FIG. 5A is a block diagram of an apparatus 500 that includes at least two power monitoring stages for monitoring input optical power, according to at least one specific embodiment of the invention. As shown, in-line power monitor 502 includes two power monitoring stages—stage 2 (“M2”) 514 a and stage 1 (“M1”) 514 b, both of which include current-sensing amplifiers configured to each sense an APD current 408 flowing through passive elements 516 a and 516 b. In at least one embodiment, passive elements 516 a and 516 b are resistors having either the same or different resistances. To establish an extended range according to the various embodiments of the invention, power monitoring stages 514 a and 514 b are configured to sense a first range and a second range, respectively, of input optical power values. Advantageously, implementing two or more power monitoring stages 514 establish an extended input power range over which linear changes in photocurrent can cause linear changes in bias voltage measurements over the extended range, while providing for detecting and monitoring of low-powered optical input signals unlike various traditional internal APD power monitoring techniques. For instance, power monitoring stage 514 a can be configured to detect and monitor low-powered optical input signals, whereas power monitoring stage 514 b can be configured to provide a linear range of operation. As is explained later, feedback controller (“FC”) 504 is configured to select one of power monitoring stages 514 a and 514 b to provide a current measurement as a function of the bias voltage, in whole or in part. Apparatus 500 optionally includes analog-to-digital converters (“ADC”) 590.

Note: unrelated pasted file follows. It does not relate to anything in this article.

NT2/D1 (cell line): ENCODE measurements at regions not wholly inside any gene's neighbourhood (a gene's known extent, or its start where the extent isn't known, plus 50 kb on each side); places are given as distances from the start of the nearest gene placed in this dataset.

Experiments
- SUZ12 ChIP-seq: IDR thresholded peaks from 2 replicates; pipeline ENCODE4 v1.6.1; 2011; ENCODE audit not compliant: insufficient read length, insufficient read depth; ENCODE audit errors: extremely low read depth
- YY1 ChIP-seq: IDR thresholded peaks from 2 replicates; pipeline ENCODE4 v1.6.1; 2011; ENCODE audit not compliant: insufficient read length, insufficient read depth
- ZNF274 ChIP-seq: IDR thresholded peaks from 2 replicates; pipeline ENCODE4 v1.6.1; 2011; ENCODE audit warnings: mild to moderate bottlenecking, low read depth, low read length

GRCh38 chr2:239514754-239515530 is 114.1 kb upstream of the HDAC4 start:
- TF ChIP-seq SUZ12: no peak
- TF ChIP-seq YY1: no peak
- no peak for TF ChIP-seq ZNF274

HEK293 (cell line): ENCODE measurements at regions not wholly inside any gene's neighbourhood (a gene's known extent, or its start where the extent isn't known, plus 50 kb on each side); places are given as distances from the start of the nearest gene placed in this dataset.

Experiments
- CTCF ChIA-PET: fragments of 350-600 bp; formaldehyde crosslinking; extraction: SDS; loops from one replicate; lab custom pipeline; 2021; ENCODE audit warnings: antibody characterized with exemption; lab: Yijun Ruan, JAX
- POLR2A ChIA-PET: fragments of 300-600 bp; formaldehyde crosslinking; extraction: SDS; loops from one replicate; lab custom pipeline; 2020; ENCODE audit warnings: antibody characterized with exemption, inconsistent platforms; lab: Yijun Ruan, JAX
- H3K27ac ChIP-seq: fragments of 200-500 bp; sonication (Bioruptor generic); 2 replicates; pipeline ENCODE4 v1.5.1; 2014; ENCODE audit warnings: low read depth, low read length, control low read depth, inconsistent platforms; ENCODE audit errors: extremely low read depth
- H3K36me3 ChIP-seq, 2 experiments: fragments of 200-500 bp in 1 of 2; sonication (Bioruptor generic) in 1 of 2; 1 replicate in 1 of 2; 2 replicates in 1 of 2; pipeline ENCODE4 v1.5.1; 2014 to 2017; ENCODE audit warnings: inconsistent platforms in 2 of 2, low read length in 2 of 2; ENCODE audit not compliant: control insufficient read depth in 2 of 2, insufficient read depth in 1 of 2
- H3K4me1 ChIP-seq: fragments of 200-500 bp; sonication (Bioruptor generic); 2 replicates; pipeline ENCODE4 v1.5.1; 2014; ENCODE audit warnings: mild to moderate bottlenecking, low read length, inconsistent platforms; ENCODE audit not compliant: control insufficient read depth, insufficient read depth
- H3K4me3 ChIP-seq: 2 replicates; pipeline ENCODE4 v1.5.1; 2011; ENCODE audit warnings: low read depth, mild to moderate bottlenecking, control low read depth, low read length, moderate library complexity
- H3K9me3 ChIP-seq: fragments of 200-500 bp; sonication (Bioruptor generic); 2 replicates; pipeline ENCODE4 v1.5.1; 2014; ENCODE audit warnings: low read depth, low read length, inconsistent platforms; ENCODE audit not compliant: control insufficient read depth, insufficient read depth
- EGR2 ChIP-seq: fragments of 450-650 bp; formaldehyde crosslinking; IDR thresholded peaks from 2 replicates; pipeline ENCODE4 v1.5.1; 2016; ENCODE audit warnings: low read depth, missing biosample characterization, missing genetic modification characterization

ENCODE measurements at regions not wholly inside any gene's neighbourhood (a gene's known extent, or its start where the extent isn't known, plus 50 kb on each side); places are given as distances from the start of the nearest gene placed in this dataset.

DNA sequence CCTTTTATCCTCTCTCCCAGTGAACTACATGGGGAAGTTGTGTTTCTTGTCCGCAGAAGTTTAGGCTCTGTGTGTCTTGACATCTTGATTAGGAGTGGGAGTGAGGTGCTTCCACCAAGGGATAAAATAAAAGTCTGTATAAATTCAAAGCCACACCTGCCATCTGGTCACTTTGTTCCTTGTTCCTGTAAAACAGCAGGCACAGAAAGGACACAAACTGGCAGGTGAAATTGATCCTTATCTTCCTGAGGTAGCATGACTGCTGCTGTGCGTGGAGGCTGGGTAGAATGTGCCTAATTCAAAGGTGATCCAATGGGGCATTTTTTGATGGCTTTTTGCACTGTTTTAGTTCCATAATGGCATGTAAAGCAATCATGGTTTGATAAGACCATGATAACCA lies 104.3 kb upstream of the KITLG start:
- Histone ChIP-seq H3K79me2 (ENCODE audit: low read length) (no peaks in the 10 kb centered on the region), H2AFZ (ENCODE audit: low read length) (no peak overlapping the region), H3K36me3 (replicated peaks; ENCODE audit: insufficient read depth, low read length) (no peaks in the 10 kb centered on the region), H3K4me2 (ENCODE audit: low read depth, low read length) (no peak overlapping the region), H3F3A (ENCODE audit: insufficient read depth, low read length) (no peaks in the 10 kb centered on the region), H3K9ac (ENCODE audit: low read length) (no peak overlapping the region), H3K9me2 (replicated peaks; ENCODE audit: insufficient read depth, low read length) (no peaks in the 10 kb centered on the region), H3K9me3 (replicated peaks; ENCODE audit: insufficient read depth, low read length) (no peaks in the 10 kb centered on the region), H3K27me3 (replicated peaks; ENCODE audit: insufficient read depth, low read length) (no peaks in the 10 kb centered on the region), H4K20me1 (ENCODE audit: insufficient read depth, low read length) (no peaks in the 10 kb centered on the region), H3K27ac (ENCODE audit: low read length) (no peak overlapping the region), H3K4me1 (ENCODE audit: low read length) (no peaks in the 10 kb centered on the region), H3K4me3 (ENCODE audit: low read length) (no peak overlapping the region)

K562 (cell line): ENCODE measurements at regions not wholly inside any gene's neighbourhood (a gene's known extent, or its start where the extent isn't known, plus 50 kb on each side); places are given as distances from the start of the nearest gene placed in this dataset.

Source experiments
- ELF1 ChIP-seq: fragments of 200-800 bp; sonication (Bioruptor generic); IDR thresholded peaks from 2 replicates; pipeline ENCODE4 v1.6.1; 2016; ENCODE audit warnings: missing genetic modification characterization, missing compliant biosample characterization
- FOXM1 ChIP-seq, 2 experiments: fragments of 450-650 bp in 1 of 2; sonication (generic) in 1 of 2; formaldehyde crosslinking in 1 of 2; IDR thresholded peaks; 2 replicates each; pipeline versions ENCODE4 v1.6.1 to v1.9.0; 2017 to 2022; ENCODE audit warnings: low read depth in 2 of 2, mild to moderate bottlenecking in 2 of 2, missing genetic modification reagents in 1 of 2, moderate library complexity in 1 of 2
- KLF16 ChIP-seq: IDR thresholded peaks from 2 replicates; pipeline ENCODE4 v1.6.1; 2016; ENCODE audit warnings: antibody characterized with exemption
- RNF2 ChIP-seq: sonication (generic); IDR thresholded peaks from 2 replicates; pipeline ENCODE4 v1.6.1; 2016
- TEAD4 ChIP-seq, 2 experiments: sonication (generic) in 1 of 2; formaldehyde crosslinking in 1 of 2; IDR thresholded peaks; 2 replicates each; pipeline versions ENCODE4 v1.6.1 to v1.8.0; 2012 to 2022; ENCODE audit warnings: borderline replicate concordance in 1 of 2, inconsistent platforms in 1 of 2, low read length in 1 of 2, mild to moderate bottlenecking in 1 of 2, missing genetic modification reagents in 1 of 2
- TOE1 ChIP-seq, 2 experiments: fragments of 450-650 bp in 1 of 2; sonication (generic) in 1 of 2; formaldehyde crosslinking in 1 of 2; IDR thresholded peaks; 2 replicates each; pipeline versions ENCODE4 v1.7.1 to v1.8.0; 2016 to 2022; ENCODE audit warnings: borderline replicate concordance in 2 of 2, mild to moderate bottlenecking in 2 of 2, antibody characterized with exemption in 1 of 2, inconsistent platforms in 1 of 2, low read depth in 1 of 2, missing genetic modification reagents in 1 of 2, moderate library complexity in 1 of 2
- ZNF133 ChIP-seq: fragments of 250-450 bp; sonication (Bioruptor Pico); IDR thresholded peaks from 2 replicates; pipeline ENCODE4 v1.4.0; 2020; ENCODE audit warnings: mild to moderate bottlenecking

FIG. 5B is a block diagram depicting an example of a power monitor stage of FIG. 5A, according to at least one specific embodiment of the invention. Power monitoring stage 550 is configured to detect and monitor a current, such as an APD current (e.g., as described by Equation (1)), passing through passive element 516, which can be a resistor. Power monitoring stage 550 does this by sensing a voltage developing across passive element 516. As shown, power monitoring stage 550 includes a high-impedance amplifier (“Hi-Z Amp”) 552 that provides noise immunity at low current and input optical power levels. At its inputs, high-impedance amplifier (“Hi-Z Amp”) 552 includes input resistors (“RG1”) 560 and (“RG2”) 562. One having ordinary skill in the art should appreciate how to determine values for input resistors 560 and 562 for setting the operational range for power monitoring stage 550. In some embodiments, power monitoring stage 550 is configured to receive voltages up through 76 volts. Power monitoring stage 550 optionally includes parallel transistor (“Q1”) 564 and a parallel current mirror 566, both of which are in parallel to the photocurrent contributing to the generation of data signals unlike some conventional power monitoring techniques that implement current mirrors in series with the currents used to generate data signals. Further, power monitoring stage 550 can also include current-to-voltage amplifier (“I-to-V amp”) 568 and voltage amplifier (“voltage amp”) 570 to finally generate electrical signals representing data. Advantageously, the inputs to high-impedance amplifier 552 have high impedances, and therefore, consume relatively small amounts of current. This is especially true at the high voltages required to bias an APD. Consequently, all (or nearly all) of the load current that flows through the monitoring circuit (e.g., at passive element 516) will flow to the APD for purposes of generating data signals. This is unlike some conventional in-line power monitoring circuits that use only a portion of the APD current to monitor power, thereby possibly forfeiting a finer granularity with which to precisely measure current.